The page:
As modern-day Americans are in the midst of preparing their taxes this season, take a look into our collections to learn about one of the oldest known forms of tax recordkeeping by Indigenous Americans.
Quipu — or ‘khipu’ in the Quechua language — is a centuries-old form of information-keeping from the Incan and Andean mountain peoples of South America. Starting from at least the 9th century, Incan and Andean peoples used quipus for numerical recordkeeping, including to keep track of farmstock, debts owed, and taxes owed or paid.
The quipus were typically constructed out of either cotton or animal fibers, dyed in a variety of colors, and turned into threaded cords. The cords were then knotted at intervals indicating, at least within the Incan quipus, decimal places used in numerical recordkeeping. The Quipucamayoc, or khipu kamayuq (the “khipu-authority”), who made and read these cords, can be seen in historical illustrations such as "Historia y genealogía de los reyes Incas del Perú del Padre Mercedario Fray Martín de Murúa," and images featured in this Dumbarton Oaks Library online exhibit.
There is still debate about quipus being entirely numerical in use, as many quipus remain untranslated and may have been used as a form of storytelling or holding historical records. The existing collections of quipus are also far from representative of all that once existed, as thousands of quipus were destroyed during Spanish colonization of Incan and Andean homelands in the mid 1500s. As such, we unfortunately might never fully know what stories the quipus held.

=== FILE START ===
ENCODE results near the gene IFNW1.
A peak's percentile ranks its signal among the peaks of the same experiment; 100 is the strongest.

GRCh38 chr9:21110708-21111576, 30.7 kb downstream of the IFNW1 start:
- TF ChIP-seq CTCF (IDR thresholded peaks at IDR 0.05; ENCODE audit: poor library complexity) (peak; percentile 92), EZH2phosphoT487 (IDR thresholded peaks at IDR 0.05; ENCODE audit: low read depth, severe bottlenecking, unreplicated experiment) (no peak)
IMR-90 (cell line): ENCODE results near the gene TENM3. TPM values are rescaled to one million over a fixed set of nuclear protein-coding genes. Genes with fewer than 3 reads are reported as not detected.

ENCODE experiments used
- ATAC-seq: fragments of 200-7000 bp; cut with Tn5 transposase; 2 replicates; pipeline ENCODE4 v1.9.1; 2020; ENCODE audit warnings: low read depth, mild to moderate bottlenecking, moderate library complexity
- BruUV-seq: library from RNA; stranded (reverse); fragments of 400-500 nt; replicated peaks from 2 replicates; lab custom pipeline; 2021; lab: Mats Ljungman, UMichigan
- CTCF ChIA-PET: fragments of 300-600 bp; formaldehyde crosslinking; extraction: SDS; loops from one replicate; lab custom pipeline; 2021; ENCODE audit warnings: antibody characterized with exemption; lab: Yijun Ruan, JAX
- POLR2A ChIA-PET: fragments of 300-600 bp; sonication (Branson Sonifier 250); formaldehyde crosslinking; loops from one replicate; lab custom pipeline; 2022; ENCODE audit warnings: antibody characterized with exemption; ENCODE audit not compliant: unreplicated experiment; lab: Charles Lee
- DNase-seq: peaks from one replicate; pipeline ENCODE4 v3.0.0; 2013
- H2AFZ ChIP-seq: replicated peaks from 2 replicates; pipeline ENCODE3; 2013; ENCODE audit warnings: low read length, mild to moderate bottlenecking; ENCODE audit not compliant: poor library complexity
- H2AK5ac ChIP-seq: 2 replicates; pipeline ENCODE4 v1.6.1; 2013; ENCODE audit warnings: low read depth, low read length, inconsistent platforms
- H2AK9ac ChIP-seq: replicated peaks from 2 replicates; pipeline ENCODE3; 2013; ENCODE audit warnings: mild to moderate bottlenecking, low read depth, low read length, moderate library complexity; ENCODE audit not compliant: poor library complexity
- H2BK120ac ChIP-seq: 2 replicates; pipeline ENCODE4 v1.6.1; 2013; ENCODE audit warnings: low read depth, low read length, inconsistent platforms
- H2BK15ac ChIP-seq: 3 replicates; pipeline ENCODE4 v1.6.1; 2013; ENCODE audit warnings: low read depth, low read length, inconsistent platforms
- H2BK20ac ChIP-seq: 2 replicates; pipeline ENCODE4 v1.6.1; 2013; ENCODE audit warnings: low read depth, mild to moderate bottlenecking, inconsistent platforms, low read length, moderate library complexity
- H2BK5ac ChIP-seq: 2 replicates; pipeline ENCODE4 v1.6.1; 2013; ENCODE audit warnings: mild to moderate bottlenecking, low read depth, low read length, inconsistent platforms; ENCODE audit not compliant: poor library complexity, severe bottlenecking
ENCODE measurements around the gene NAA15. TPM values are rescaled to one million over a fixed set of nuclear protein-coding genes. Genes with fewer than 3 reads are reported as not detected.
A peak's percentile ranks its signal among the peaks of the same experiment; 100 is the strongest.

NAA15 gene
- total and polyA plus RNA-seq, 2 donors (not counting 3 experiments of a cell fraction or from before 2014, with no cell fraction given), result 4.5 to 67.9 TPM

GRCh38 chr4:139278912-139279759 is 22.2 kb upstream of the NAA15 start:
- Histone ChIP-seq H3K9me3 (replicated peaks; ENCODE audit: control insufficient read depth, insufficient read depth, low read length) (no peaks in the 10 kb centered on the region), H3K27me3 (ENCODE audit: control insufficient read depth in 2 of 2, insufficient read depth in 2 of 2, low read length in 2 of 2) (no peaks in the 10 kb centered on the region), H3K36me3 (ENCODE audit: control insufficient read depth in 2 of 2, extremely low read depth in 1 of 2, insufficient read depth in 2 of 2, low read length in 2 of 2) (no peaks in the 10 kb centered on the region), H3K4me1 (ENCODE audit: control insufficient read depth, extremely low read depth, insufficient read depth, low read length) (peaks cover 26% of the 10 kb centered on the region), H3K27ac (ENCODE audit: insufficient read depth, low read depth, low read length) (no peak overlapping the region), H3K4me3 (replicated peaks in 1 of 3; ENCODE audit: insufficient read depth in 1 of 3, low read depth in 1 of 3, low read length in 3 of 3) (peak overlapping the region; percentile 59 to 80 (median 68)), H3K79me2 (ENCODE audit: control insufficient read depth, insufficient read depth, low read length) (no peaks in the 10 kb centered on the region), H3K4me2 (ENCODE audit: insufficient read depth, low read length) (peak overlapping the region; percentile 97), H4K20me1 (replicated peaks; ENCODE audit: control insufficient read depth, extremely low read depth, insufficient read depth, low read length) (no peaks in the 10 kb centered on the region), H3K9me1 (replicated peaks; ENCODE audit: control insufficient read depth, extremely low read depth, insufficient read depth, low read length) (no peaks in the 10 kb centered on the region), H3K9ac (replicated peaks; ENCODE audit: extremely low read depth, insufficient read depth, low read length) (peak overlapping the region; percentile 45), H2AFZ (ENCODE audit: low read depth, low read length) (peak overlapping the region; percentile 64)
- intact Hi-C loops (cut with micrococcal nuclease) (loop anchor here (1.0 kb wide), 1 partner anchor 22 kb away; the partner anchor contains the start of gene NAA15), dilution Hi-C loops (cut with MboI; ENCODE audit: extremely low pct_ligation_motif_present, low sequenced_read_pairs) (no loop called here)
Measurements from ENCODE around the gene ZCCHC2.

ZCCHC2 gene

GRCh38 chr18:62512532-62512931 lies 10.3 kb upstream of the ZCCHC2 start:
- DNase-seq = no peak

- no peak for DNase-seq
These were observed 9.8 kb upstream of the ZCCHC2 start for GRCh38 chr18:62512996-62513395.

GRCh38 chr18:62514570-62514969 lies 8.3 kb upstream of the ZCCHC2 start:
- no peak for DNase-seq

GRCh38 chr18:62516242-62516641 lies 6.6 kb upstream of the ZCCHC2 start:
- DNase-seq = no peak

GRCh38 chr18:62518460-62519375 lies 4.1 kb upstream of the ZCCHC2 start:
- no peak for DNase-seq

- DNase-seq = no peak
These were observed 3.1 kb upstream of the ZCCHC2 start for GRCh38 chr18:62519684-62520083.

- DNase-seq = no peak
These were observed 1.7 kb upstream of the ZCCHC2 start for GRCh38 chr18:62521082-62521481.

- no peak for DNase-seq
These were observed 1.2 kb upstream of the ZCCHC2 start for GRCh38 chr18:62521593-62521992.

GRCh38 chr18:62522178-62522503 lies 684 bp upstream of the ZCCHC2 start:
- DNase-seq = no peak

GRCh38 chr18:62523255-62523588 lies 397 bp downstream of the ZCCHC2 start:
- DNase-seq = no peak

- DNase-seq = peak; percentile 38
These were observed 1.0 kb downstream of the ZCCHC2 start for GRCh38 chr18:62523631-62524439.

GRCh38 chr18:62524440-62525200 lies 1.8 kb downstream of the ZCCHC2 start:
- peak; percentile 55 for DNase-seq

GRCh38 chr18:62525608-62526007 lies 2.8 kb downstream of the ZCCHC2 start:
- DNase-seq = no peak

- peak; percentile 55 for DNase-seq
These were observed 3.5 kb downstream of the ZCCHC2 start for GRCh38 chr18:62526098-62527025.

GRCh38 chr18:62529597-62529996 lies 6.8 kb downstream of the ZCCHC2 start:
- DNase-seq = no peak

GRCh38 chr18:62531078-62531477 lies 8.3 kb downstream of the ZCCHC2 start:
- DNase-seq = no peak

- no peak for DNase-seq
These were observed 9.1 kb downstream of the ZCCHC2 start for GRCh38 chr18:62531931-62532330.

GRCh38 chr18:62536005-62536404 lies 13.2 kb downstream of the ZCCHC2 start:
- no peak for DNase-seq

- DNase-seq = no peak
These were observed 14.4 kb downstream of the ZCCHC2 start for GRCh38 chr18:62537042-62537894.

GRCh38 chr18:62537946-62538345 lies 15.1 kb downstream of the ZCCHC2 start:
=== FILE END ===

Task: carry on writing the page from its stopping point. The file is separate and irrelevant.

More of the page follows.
The remaining quipus, despite being 500 years old or more, continue to inspire artists today with their beautiful, woven storytelling. Works inspired by or incorporating quipus include a collection of poetry by Arthur Sze held at Tozzer Library and the sci-fi dystopian novel “This is How You Lose the Time War” by Amal El-Mohtar and Max Gladstone, which features quipus as a form of secret letter-writing.
The Quechua language, through which Incan history lives on, continues to be spoken by nearly 10 million people globally. Quechua is alive at Harvard at the Quechua Initiative on Global Indigeneity, headed by Dr. Américo Mendoza-Mori, who also founded The Quechua Alliance as an organization promoting Andean culture in the United States. Hundreds of books on the Quechua language and Incan history can be found in our Special Collections, such as a facsimile of the “El primer nueva crónica y buen gobierno” by Quechuan author and illustrator Felipe Guamán Poma de Ayala, who advocated in the late 1500s for the Indigenous populations of the Andes and highlighted their brutal treatment by the Spanish government. More materials on quipus and the Quechua language can be found at Tozzer Library, Dumbarton Oaks Library, and many other libraries across campus.
Julie Fiveash is Harvard's first Librarian for American Indigenous Studies. Based at Tozzer Library, they focus on organizing, spotlighting, and acquiring Indigenous materials. Much of their work is centered around helping researchers find and navigate Indigenous collections, including the ones mentioned in this piece that showcase centuries-old recordkeeping of South American peoples.